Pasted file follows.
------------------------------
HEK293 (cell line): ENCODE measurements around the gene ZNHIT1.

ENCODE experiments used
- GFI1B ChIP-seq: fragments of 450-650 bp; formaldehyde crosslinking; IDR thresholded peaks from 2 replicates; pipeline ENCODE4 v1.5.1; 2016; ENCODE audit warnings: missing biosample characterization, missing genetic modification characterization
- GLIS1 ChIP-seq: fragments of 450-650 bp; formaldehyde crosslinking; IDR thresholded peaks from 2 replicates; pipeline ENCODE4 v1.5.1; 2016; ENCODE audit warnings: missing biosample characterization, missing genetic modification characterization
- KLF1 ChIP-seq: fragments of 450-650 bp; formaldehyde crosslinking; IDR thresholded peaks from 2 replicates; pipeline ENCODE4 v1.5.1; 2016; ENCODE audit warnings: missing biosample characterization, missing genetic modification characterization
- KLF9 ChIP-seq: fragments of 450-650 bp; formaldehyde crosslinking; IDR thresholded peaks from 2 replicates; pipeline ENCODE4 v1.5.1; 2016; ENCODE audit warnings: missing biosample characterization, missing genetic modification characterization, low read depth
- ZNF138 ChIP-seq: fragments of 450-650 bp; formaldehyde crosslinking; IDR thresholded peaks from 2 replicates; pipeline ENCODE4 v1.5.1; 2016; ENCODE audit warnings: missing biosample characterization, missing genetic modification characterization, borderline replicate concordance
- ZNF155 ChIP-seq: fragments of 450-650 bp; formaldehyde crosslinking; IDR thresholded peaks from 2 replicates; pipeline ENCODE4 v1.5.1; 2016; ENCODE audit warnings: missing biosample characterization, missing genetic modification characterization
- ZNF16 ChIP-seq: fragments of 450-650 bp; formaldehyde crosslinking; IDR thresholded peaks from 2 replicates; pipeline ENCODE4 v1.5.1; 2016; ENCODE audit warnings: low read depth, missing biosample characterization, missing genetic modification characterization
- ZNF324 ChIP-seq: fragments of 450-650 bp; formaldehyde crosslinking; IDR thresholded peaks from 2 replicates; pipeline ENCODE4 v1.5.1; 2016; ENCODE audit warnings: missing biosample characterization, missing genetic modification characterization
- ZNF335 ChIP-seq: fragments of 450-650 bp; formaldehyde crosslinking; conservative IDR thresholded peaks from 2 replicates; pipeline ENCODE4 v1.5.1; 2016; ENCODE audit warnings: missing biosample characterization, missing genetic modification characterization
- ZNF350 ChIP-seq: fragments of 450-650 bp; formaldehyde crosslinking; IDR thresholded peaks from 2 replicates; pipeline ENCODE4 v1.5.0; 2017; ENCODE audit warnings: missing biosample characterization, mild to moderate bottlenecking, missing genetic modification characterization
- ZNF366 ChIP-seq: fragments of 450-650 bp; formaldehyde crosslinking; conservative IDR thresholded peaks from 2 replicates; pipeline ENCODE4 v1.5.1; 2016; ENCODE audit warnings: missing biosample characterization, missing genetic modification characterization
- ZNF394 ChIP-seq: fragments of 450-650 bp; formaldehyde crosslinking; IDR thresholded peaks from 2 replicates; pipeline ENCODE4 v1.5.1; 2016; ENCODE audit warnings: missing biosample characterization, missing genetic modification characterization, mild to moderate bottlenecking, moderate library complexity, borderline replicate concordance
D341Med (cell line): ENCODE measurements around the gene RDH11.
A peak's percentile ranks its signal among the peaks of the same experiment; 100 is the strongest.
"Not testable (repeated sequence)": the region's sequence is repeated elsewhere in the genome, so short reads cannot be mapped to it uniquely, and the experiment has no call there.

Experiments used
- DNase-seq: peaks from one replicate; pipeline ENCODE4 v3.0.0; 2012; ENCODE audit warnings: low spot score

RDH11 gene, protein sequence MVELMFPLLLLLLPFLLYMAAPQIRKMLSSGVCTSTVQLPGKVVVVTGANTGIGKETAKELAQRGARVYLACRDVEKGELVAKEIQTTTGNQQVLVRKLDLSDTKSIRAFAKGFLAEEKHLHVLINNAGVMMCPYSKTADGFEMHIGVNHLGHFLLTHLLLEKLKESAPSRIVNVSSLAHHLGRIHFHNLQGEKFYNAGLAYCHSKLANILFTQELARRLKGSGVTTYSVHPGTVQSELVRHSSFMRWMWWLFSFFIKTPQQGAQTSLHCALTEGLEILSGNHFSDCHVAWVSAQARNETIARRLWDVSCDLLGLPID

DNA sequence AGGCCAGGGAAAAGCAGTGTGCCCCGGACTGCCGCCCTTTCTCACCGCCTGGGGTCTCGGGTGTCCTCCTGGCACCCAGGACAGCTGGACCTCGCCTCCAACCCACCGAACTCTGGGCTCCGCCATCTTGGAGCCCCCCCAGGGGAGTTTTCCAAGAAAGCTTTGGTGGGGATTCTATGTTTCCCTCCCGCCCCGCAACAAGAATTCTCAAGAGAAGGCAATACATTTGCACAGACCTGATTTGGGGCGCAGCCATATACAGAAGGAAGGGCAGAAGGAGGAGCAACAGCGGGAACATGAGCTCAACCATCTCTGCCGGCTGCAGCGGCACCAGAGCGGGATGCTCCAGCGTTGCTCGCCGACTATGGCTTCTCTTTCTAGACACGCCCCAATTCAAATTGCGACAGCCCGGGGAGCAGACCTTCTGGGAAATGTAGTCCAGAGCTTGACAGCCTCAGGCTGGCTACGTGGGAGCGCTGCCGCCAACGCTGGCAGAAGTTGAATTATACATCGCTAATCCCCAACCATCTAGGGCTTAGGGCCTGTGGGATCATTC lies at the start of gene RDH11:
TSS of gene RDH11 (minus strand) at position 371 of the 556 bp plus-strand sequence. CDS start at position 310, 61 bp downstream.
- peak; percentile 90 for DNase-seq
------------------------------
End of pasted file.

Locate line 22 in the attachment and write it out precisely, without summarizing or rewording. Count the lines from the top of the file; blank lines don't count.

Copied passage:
TSS of gene RDH11 (minus strand) at position 371 of the 556 bp plus-strand sequence. CDS start at position 310, 61 bp downstream.